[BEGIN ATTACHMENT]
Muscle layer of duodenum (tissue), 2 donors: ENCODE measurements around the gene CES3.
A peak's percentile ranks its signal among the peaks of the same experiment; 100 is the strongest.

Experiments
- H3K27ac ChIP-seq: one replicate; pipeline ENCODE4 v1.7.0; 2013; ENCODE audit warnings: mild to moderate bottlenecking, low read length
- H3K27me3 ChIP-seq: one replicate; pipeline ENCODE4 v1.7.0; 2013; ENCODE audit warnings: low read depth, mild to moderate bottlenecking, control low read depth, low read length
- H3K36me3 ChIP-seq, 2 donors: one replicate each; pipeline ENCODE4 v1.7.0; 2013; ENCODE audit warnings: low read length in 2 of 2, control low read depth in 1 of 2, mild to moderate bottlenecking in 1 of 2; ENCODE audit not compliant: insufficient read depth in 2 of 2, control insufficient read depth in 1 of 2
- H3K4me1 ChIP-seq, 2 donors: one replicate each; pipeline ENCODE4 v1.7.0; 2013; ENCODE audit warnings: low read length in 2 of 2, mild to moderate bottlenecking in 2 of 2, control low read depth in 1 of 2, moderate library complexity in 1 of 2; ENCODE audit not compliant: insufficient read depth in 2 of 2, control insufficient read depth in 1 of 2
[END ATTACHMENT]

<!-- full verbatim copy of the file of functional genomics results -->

Muscle layer of duodenum (tissue), 2 donors: ENCODE measurements around the gene CES3.
A peak's percentile ranks its signal among the peaks of the same experiment; 100 is the strongest.

Experiments
- H3K27ac ChIP-seq: one replicate; pipeline ENCODE4 v1.7.0; 2013; ENCODE audit warnings: mild to moderate bottlenecking, low read length
- H3K27me3 ChIP-seq: one replicate; pipeline ENCODE4 v1.7.0; 2013; ENCODE audit warnings: low read depth, mild to moderate bottlenecking, control low read depth, low read length
- H3K36me3 ChIP-seq, 2 donors: one replicate each; pipeline ENCODE4 v1.7.0; 2013; ENCODE audit warnings: low read length in 2 of 2, control low read depth in 1 of 2, mild to moderate bottlenecking in 1 of 2; ENCODE audit not compliant: insufficient read depth in 2 of 2, control insufficient read depth in 1 of 2
- H3K4me1 ChIP-seq, 2 donors: one replicate each; pipeline ENCODE4 v1.7.0; 2013; ENCODE audit warnings: low read length in 2 of 2, mild to moderate bottlenecking in 2 of 2, control low read depth in 1 of 2, moderate library complexity in 1 of 2; ENCODE audit not compliant: insufficient read depth in 2 of 2, control insufficient read depth in 1 of 2